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Extraordinary Rendition (2007)

A man is abducted from the streets of London and transported via secret flights to an unknown country. Held in solitary confinement and cut off from the outside world, he is plunged into a ... See full summary »



2 nominations. See more awards »
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Cast overview, first billed only:
Maro, Interrogator
Jimmy Yuill ...
University Dean
Hassan (as Naoufal Ousellam)
Valeria Sachi ...
Ham Zanoun ...
Zaafir's Father
Zamira Wicking ...
Zaafir's Mother
Roddy McDevitt ...
Laurence Possa ...
Octavian (as Laurentiu Possa)
Sergei Ilic (as Nick Barlett)
Aleksandar Mikic ...
Ante (as Aleks Mikic)
Munir Khairdin ...
Munir, Interrogator's Colleague


A man is abducted from the streets of London and transported via secret flights to an unknown country. Held in solitary confinement and cut off from the outside world, he is plunged into a lawless nightmare of detention without trial, interrogation and torture. Returned without explanation to the UK many months later, he is left to pick up the pieces of a shattered life in a world he no longer recognises. Written by Anonymous

Plot Summary | Add Synopsis


Drama | Thriller


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Release Date:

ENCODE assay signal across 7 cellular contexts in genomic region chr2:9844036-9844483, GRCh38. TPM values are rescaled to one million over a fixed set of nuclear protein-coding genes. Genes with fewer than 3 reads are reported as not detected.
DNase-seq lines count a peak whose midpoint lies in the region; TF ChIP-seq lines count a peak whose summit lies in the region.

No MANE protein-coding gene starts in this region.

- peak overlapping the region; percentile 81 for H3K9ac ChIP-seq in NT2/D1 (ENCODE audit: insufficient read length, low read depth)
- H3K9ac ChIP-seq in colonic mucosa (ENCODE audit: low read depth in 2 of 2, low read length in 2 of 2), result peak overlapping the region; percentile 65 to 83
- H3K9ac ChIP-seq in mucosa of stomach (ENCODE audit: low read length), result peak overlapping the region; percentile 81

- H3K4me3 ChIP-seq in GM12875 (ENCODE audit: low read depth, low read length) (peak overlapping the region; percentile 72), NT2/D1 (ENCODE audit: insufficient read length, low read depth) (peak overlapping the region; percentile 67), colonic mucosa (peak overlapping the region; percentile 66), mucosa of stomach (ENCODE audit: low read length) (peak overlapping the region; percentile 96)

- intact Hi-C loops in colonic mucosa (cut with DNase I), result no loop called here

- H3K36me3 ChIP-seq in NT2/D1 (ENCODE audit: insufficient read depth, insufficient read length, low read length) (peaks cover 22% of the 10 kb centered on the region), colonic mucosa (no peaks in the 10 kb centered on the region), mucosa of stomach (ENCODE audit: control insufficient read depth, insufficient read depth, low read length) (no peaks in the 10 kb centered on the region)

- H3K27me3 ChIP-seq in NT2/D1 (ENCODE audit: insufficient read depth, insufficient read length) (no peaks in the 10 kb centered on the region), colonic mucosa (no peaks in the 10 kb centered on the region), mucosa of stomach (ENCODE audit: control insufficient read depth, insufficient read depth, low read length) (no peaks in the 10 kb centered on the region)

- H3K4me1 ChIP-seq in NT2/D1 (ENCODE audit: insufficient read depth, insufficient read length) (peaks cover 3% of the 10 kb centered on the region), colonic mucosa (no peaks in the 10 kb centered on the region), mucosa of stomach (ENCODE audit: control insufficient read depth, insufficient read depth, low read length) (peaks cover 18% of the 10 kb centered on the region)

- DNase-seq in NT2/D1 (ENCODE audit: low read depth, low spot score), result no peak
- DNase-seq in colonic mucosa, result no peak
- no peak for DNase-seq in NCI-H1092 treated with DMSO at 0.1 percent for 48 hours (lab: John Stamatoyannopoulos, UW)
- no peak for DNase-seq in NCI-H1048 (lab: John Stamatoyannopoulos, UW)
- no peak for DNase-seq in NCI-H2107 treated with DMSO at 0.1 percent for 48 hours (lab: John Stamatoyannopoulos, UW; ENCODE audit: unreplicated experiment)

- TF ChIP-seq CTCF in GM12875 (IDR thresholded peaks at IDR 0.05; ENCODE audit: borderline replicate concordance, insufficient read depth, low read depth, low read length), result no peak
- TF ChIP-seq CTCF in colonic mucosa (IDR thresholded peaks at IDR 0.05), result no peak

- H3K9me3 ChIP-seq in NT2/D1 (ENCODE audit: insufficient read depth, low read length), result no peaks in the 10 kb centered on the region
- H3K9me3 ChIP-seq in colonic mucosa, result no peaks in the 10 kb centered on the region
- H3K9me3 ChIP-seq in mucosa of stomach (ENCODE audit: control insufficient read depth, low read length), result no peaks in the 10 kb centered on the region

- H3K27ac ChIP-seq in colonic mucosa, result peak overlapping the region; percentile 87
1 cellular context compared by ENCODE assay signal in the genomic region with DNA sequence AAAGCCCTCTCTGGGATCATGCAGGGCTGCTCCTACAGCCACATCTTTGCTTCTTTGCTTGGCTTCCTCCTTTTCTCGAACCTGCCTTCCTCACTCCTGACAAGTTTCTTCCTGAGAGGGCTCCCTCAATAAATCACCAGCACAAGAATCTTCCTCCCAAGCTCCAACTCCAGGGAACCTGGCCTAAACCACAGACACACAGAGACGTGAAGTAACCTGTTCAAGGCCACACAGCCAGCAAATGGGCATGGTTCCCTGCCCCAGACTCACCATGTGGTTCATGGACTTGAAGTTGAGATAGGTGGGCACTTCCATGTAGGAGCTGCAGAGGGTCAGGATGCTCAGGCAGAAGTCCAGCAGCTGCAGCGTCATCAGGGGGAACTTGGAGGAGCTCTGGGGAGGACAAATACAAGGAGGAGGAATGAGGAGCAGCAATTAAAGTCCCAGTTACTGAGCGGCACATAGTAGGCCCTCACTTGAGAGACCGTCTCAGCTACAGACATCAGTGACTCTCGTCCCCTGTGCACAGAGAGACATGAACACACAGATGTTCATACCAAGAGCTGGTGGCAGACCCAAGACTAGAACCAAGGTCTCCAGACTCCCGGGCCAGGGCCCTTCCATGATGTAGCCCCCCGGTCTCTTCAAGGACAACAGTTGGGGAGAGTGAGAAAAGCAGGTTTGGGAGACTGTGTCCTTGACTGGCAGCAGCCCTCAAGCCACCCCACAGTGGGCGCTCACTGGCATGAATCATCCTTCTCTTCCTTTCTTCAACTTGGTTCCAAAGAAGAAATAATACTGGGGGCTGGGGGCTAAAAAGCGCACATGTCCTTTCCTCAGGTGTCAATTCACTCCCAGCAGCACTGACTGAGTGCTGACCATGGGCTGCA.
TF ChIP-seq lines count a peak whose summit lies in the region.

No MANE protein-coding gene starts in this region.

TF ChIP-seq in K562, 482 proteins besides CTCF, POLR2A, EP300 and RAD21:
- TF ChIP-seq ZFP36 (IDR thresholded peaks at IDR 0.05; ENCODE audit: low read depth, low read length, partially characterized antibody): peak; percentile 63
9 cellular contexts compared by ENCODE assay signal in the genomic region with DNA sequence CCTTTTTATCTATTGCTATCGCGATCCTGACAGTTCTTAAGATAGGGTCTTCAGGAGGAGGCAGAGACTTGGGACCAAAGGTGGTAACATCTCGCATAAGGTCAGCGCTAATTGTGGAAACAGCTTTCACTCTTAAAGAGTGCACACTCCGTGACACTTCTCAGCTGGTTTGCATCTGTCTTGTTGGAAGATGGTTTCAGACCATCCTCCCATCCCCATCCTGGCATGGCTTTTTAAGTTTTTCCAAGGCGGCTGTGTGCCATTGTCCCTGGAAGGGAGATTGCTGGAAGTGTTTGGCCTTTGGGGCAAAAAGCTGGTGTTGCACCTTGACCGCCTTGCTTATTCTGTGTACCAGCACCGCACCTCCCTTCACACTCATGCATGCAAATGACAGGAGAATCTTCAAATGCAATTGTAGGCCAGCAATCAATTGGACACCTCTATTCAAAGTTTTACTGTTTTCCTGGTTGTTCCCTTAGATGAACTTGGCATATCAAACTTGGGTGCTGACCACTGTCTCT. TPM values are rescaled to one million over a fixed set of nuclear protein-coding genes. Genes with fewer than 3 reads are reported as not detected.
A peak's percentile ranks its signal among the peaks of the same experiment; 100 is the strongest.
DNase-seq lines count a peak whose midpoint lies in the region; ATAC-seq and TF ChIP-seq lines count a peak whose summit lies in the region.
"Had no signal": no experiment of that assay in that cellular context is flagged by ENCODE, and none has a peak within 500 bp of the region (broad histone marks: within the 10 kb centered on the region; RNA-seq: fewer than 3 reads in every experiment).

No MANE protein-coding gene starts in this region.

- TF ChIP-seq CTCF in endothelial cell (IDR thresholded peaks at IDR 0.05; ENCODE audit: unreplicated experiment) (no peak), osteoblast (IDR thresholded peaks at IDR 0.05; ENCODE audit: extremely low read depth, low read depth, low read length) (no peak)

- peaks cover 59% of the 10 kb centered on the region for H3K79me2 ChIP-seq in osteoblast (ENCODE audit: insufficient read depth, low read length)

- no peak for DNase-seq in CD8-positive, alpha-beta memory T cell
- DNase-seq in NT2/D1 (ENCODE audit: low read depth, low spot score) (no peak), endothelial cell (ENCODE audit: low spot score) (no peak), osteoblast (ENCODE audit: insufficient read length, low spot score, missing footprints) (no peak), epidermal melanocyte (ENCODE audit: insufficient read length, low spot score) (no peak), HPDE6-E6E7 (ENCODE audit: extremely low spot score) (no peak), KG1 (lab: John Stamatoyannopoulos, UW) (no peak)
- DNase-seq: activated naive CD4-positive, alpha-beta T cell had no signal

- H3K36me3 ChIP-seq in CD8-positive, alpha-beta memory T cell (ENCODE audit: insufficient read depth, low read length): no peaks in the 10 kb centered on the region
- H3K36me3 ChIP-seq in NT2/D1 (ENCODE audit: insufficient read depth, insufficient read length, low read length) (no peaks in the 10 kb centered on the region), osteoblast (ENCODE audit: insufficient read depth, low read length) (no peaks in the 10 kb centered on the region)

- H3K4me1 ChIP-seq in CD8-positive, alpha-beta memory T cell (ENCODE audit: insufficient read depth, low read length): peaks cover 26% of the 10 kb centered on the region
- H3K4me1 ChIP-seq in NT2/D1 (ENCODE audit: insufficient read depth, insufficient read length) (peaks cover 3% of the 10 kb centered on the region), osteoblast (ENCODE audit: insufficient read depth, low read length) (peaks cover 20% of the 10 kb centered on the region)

August 2007 (UK)  »

Also Known As:

Különleges kiadatás  »

Filming Locations:

Company Credits

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Technical Specs


Aspect Ratio:

2.35 : 1
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Did You Know?


Extraordinary rendition and irregular rendition are terms used to describe the apprehension and extrajudicial transfer of a person from one state to another. "Torture by proxy" is used by some critics to describe situations in which the United States, the UK and others, has transferred suspected terrorists to countries known to practice torture. See more »


Zafir historical dates recollection includes 'fall of Constantinople 1441 a. d'. Actual date is 1453 a.d. See more »


References Nine Hours to Rama (1963) See more »


The Clock
by Thom Yorke (Radiohead)
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User Reviews

The road to Hell...
23 June 2008 | by (London, England) – See all my reviews

Opening with a richly ironic quote from Dick Cheney that men without conscience are capable of any degradation the human mind can imagine, Extraordinary Rendition clearly wants to be a throwback to the political cinema of the 60s, when films by directors like Costa-Gavras could deal with recent events and have a real impact, but while it has the urgency and the passion it lacks the ability to do its subject justice. It's a classic case of a new director trying to make a mark with an important subject they don't yet have the skills to pull off. You can't fault the motives or the desire to bring to attention Britain's scandalous policy of colluding in the abduction of its own citizens and sending them to states where torture is practised for interrogation, and it's hard not to agree with the film's position that such practices often only act to radicalise minorities and increase potential threats. It's the execution that is the problem.